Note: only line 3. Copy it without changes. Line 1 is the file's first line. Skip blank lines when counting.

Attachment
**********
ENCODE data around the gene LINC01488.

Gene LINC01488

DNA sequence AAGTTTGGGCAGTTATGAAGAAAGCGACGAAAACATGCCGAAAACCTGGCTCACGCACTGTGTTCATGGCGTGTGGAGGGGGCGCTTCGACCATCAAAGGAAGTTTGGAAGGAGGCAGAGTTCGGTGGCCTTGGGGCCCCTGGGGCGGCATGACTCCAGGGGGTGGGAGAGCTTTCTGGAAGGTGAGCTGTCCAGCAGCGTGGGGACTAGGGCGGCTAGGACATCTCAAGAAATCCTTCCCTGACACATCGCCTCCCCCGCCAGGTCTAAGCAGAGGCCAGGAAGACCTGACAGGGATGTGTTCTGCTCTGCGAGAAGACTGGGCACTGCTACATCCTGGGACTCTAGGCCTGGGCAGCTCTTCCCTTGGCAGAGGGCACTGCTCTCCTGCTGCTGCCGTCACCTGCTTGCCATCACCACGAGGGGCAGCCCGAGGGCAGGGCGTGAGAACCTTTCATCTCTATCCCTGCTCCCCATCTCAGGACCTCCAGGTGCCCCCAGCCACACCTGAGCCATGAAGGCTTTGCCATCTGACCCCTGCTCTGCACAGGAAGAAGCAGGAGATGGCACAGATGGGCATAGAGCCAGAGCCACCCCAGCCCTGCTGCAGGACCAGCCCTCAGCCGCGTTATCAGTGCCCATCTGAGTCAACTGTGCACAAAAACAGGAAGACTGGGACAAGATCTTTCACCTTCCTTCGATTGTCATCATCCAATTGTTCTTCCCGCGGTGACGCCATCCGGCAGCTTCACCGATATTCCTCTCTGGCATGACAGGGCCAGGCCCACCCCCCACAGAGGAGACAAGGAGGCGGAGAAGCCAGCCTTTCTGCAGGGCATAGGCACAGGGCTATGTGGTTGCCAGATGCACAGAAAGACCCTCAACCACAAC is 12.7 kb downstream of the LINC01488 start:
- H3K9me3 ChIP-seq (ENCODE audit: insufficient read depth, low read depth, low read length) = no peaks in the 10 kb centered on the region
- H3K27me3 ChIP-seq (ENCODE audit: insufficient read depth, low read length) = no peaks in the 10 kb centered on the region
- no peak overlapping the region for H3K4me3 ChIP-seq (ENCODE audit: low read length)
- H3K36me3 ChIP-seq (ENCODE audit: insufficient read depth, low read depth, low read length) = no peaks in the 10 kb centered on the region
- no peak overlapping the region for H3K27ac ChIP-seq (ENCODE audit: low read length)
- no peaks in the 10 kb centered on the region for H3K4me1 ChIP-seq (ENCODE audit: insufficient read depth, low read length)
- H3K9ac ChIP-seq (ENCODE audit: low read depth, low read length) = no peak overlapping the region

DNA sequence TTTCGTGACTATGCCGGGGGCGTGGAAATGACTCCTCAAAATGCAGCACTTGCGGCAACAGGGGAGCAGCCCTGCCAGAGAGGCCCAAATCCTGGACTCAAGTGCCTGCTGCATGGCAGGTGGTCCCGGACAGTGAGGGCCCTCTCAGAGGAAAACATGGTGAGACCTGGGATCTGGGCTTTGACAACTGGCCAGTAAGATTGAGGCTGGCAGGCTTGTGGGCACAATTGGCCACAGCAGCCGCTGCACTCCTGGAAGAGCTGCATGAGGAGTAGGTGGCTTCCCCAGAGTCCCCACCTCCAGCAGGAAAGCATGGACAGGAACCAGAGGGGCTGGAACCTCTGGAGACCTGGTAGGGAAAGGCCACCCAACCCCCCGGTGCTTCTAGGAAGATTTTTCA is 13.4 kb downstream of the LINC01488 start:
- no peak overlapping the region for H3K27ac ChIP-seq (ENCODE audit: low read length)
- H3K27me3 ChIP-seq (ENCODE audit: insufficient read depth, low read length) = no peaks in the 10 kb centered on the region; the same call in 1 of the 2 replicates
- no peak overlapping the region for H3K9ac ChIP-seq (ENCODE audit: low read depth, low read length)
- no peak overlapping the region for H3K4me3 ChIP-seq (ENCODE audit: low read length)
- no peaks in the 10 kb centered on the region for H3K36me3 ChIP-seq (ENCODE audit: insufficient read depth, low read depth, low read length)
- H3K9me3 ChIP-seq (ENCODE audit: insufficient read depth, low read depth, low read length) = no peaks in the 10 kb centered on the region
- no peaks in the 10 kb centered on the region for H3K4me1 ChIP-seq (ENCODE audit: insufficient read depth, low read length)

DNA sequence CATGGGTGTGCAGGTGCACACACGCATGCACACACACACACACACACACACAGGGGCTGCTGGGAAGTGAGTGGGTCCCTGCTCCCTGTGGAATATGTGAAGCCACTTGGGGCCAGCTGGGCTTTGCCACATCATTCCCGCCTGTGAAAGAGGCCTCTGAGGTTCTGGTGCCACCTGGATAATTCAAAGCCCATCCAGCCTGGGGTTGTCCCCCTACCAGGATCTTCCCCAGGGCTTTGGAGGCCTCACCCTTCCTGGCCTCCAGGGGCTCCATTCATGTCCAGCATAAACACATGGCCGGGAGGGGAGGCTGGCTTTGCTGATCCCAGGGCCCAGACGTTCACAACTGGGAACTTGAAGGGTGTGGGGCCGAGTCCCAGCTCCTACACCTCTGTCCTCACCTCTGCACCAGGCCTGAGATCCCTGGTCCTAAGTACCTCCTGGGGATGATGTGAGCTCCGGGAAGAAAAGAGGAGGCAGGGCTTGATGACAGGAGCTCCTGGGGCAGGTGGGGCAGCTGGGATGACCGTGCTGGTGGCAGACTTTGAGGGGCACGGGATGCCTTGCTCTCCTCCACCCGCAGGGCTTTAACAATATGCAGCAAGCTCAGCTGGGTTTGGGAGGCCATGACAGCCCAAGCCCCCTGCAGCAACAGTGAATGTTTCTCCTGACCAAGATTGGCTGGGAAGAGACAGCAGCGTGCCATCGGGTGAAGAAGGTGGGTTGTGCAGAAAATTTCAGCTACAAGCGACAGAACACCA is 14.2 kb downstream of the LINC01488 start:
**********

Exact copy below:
DNA sequence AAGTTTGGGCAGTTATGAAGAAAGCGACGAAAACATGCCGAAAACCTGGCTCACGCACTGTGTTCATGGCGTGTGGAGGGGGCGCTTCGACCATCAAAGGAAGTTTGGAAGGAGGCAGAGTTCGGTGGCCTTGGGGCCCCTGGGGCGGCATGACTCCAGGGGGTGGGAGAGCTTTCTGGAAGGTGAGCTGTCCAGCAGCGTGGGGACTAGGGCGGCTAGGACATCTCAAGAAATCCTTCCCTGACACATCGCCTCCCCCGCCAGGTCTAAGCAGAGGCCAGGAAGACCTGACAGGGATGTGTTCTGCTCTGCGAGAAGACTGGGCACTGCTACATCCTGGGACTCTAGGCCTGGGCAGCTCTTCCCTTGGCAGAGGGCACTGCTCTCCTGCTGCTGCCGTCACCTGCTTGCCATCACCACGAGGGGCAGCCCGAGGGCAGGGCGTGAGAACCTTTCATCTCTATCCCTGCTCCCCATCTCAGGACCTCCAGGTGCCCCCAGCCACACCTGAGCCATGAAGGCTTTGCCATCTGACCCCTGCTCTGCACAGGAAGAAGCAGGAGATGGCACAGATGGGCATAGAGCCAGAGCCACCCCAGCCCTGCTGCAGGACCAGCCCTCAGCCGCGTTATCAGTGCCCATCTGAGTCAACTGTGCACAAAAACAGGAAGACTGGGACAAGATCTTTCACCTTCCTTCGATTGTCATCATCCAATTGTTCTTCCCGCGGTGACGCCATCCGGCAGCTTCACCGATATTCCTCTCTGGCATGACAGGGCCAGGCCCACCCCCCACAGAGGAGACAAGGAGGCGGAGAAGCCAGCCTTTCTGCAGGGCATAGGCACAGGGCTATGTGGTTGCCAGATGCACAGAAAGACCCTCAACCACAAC is 12.7 kb downstream of the LINC01488 start: